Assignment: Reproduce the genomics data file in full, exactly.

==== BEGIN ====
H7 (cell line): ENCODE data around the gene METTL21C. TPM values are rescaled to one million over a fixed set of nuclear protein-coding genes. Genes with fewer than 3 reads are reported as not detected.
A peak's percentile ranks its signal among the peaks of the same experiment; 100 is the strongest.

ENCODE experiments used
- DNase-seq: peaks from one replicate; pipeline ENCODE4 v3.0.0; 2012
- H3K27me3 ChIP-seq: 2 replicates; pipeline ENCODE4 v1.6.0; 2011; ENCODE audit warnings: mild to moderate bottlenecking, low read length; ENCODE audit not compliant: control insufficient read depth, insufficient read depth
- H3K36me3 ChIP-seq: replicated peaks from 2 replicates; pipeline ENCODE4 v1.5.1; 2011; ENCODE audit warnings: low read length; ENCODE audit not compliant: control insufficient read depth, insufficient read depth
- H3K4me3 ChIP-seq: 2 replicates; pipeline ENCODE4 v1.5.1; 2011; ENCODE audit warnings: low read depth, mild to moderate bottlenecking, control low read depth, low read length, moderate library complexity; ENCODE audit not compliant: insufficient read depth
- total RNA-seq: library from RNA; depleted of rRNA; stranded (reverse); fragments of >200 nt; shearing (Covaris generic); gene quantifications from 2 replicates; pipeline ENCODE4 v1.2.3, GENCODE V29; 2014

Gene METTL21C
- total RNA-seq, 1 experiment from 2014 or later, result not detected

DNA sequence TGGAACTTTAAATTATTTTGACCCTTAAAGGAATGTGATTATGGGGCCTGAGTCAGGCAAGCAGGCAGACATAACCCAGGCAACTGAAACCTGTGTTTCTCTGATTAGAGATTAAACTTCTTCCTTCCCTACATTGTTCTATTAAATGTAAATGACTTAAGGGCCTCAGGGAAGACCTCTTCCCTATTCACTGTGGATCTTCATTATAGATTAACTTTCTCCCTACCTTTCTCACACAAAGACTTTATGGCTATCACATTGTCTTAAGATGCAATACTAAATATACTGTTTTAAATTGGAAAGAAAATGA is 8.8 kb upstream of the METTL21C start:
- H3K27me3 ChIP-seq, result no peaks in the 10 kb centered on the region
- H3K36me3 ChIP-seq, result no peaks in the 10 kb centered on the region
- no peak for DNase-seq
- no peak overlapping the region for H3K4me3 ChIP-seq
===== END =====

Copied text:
H7 (cell line): ENCODE data around the gene METTL21C. TPM values are rescaled to one million over a fixed set of nuclear protein-coding genes. Genes with fewer than 3 reads are reported as not detected.
A peak's percentile ranks its signal among the peaks of the same experiment; 100 is the strongest.

ENCODE experiments used
- DNase-seq: peaks from one replicate; pipeline ENCODE4 v3.0.0; 2012
- H3K27me3 ChIP-seq: 2 replicates; pipeline ENCODE4 v1.6.0; 2011; ENCODE audit warnings: mild to moderate bottlenecking, low read length; ENCODE audit not compliant: control insufficient read depth, insufficient read depth
- H3K36me3 ChIP-seq: replicated peaks from 2 replicates; pipeline ENCODE4 v1.5.1; 2011; ENCODE audit warnings: low read length; ENCODE audit not compliant: control insufficient read depth, insufficient read depth
- H3K4me3 ChIP-seq: 2 replicates; pipeline ENCODE4 v1.5.1; 2011; ENCODE audit warnings: low read depth, mild to moderate bottlenecking, control low read depth, low read length, moderate library complexity; ENCODE audit not compliant: insufficient read depth
- total RNA-seq: library from RNA; depleted of rRNA; stranded (reverse); fragments of >200 nt; shearing (Covaris generic); gene quantifications from 2 replicates; pipeline ENCODE4 v1.2.3, GENCODE V29; 2014

Gene METTL21C
- total RNA-seq, 1 experiment from 2014 or later, result not detected

DNA sequence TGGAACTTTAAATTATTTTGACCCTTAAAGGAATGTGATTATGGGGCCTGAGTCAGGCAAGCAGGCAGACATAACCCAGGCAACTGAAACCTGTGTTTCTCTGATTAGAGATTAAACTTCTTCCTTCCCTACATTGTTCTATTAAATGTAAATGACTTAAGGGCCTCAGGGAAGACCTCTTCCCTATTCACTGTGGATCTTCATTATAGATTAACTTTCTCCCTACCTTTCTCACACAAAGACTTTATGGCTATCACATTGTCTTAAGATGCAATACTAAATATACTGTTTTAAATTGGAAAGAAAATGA is 8.8 kb upstream of the METTL21C start:
- H3K27me3 ChIP-seq, result no peaks in the 10 kb centered on the region
- H3K36me3 ChIP-seq, result no peaks in the 10 kb centered on the region
- no peak for DNase-seq
- no peak overlapping the region for H3K4me3 ChIP-seq